To these ends, it is useful to first think about the health care debate in the broadest possible terms. Three key legislative forces will be involved - the Clinton Administration, rallying behind its 500-member Health Care Reform Task Force, the Republican opposition in Congress, by nature hostile to Democratic policies, and the Democrats in Congress, themselves split along conservative/liberal ideological lines.

These three forces are in the process of coalescing into three further, somewhat overlapping circles of political support. The first is made up of those who favor the Clinton Administration's plan and want to see it enacted largely intact. The leading spokespeople for their cause are the President and his First Lady, Bill and Hillary Rodham Clinton, and Ira Magaziner, the Health Care Reform Task Force's senior policy advisor.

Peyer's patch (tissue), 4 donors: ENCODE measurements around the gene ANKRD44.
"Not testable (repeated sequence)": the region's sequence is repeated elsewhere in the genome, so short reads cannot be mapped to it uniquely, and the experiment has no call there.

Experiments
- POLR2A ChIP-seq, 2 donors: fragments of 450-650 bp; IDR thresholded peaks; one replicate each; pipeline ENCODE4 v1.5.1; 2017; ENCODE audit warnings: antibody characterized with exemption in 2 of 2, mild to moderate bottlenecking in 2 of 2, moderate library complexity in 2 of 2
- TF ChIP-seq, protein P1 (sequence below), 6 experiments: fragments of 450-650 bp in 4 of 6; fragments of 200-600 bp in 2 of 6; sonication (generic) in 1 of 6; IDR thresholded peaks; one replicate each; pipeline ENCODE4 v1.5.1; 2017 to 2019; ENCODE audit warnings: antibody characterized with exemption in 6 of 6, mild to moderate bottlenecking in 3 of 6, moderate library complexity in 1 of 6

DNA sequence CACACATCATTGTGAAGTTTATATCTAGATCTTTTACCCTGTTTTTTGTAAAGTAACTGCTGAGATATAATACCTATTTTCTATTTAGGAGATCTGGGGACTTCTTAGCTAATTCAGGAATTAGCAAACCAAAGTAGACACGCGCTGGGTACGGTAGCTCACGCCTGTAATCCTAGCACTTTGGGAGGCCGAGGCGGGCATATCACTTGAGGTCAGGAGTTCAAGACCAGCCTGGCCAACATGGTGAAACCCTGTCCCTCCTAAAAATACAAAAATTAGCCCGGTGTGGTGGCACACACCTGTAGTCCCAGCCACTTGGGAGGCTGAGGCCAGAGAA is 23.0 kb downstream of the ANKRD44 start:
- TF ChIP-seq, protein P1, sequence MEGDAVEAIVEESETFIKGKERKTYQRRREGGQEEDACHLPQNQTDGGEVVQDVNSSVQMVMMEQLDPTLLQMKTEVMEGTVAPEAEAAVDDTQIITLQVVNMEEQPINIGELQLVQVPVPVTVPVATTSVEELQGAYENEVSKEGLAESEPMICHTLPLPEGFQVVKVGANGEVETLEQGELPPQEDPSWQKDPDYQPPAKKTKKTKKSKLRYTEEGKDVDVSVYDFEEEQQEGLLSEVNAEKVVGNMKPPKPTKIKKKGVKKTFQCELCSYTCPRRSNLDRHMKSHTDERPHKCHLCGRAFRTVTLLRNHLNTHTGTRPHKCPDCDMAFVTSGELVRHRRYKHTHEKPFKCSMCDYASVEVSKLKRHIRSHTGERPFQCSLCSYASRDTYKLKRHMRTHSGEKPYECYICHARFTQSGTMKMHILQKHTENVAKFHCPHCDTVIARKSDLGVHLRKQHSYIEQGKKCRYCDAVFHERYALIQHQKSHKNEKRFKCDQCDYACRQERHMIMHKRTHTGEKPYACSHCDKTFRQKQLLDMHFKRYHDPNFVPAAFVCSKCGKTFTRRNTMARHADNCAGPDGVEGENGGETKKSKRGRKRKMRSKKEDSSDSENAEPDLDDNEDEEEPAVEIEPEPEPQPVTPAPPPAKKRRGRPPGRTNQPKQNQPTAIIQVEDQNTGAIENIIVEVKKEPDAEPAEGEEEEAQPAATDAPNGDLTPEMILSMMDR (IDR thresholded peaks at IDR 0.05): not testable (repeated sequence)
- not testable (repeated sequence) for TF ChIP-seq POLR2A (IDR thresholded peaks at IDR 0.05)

The second circle is composed of those lawmakers who are hostile to the aims of Clinton's plan and would like to see alternative but more conservative "solutions" to the health care crisis implemented, solutions less disruptive to the current practices and profits of the medical and insurance industries. Here, think of Sen. Bob Dole, the Senate majority leader and ranking Republican opposition figure, Sen. John Chafee, author of a Senate Republican alternative health care reform bill, and Rep. Dick Armey of Texas, the third-ranking House Republican and a staunch critic of Clinton's plan.

The third such circle involves lawmakers who are wary of the Clinton reforms mostly because they do not go far enough towards laying groundwork for a Canadian-style, single-payer system of government health care involvement. These mostly Democratic lawmakers support what are considered to be more "progressive" or "liberal" alternatives to the Clinton reform package. Sen. Paul Wellstone of Minnesota and Rep. Henry Waxman, D-Calif., are perhaps the most visible Congressional actors in favor of this course. Legislation in support of a single-payer system currently has 80 Democratic co-authors in the House of Representatives.